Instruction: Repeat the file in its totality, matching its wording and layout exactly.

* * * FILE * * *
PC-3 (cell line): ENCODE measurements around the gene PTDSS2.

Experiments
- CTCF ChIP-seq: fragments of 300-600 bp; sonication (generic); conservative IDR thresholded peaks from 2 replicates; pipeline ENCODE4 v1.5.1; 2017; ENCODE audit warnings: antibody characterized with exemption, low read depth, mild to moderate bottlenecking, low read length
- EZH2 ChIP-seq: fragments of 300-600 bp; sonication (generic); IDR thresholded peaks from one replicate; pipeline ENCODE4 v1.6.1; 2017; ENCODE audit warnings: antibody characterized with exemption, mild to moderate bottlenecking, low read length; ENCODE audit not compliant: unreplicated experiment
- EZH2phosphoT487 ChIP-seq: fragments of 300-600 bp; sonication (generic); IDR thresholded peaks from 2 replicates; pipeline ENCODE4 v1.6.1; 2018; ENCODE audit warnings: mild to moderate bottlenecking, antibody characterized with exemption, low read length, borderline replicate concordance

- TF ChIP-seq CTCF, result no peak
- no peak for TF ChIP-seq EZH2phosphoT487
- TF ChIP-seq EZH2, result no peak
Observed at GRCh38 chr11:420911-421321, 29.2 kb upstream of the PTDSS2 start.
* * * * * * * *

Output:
PC-3 (cell line): ENCODE measurements around the gene PTDSS2.

Experiments
- CTCF ChIP-seq: fragments of 300-600 bp; sonication (generic); conservative IDR thresholded peaks from 2 replicates; pipeline ENCODE4 v1.5.1; 2017; ENCODE audit warnings: antibody characterized with exemption, low read depth, mild to moderate bottlenecking, low read length
- EZH2 ChIP-seq: fragments of 300-600 bp; sonication (generic); IDR thresholded peaks from one replicate; pipeline ENCODE4 v1.6.1; 2017; ENCODE audit warnings: antibody characterized with exemption, mild to moderate bottlenecking, low read length; ENCODE audit not compliant: unreplicated experiment
- EZH2phosphoT487 ChIP-seq: fragments of 300-600 bp; sonication (generic); IDR thresholded peaks from 2 replicates; pipeline ENCODE4 v1.6.1; 2018; ENCODE audit warnings: mild to moderate bottlenecking, antibody characterized with exemption, low read length, borderline replicate concordance

- TF ChIP-seq CTCF, result no peak
- no peak for TF ChIP-seq EZH2phosphoT487
- TF ChIP-seq EZH2, result no peak
Observed at GRCh38 chr11:420911-421321, 29.2 kb upstream of the PTDSS2 start.